Concept

# Minimal model program

Summary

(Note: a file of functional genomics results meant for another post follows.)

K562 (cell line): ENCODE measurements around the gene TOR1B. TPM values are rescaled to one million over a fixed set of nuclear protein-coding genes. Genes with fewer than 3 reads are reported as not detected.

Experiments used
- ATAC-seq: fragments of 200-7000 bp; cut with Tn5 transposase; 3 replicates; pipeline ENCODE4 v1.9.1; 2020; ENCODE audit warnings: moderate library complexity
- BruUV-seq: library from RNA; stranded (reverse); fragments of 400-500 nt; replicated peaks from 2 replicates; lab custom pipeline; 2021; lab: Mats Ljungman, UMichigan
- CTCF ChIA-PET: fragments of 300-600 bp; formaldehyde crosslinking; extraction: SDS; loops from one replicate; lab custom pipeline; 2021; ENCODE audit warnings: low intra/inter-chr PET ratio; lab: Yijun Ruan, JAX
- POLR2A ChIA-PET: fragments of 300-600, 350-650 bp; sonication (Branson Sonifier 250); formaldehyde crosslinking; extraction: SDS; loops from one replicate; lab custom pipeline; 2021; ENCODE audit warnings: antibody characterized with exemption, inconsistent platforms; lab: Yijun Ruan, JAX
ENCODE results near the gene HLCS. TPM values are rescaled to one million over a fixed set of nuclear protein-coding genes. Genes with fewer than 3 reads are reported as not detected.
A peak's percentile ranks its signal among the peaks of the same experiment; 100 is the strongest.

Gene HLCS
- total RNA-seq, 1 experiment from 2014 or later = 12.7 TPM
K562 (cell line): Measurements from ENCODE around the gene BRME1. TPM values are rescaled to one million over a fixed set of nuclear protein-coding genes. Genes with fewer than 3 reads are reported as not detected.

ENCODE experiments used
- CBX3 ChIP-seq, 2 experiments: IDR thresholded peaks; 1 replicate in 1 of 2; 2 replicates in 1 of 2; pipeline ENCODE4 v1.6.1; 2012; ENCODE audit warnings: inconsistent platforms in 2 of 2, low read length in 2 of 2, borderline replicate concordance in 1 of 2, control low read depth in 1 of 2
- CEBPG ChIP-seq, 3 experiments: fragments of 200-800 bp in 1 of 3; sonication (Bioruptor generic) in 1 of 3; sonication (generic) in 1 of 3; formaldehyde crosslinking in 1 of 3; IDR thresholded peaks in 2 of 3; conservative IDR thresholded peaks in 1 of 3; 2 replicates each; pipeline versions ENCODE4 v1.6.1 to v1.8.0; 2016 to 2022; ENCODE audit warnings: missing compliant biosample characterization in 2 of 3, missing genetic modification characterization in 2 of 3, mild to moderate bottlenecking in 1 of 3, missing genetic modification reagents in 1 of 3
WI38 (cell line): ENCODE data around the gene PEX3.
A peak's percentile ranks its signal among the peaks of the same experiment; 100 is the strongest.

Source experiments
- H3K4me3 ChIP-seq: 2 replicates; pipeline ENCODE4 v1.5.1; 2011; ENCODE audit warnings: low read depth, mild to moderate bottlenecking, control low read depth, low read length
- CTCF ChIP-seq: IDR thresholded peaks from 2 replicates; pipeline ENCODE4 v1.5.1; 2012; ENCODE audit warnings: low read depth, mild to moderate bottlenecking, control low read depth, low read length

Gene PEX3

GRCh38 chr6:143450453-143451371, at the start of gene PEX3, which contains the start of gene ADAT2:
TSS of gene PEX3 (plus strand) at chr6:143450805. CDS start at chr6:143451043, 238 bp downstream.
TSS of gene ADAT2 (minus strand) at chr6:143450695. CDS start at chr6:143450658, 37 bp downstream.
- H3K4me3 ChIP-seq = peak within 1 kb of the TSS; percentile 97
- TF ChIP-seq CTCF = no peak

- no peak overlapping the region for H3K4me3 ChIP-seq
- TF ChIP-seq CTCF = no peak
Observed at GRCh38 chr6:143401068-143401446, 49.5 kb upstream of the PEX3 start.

In algebraic geometry, the minimal model program is part of the birational classification of algebraic varieties. Its goal is to construct a birational model of any complex projective variety which is as simple as possible. The subject has its origins in the classical birational geometry of surfaces studied by the Italian school, and is currently an active research area within algebraic geometry. The basic idea of the theory is to simplify the birational classification of varieties by finding, in each birational equivalence class, a variety which is "as simple as possible". The precise meaning of this phrase has evolved with the development of the subject; originally for surfaces, it meant finding a smooth variety for which any birational morphism with a smooth surface is an isomorphism. In the modern formulation, the goal of the theory is as follows. Suppose we are given a projective variety , which for simplicity is assumed non-singular. There are two cases based on its Kodaira dimension, : We want to find a variety birational to , and a morphism to a projective variety such that with the anticanonical class of a general fibre being ample. Such a morphism is called a Fano fibre space. We want to find birational to , with the canonical class nef. In this case, is a minimal model for . The question of whether the varieties and appearing above are non-singular is an important one. It seems natural to hope that if we start with smooth , then we can always find a minimal model or Fano fibre space inside the category of smooth varieties. However, this is not true, and so it becomes necessary to consider singular varieties also. The singularities that appear are called terminal singularities. Enriques–Kodaira classification Every irreducible complex algebraic curve is birational to a unique smooth projective curve, so the theory for curves is trivial. The case of surfaces was first investigated by the geometers of the Italian school around 1900; the contraction theorem of Guido Castelnuovo essentially describes the process of constructing a minimal model of any surface.